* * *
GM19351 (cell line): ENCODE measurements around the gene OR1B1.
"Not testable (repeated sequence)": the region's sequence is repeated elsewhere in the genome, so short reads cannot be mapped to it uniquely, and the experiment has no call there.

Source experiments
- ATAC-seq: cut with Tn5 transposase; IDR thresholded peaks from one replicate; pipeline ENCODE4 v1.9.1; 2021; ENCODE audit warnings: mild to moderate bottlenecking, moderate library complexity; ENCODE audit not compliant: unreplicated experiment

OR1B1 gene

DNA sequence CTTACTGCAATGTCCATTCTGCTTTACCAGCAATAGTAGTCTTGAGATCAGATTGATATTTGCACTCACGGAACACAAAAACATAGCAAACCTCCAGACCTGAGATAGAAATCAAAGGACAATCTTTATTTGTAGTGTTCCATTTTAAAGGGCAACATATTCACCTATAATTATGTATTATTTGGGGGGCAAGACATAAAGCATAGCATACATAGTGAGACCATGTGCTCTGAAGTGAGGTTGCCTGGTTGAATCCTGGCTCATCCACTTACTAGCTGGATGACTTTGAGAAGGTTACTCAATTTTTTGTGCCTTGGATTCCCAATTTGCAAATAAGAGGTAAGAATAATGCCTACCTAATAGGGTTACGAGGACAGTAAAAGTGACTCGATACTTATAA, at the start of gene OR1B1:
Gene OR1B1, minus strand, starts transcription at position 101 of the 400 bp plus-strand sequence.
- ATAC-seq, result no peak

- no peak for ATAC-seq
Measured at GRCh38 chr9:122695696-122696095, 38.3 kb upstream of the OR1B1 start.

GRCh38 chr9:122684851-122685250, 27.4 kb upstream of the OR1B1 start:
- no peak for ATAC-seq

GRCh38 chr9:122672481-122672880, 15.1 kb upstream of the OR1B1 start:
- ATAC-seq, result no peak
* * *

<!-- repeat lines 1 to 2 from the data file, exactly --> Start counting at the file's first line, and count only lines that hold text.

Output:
GM19351 (cell line): ENCODE measurements around the gene OR1B1.
"Not testable (repeated sequence)": the region's sequence is repeated elsewhere in the genome, so short reads cannot be mapped to it uniquely, and the experiment has no call there.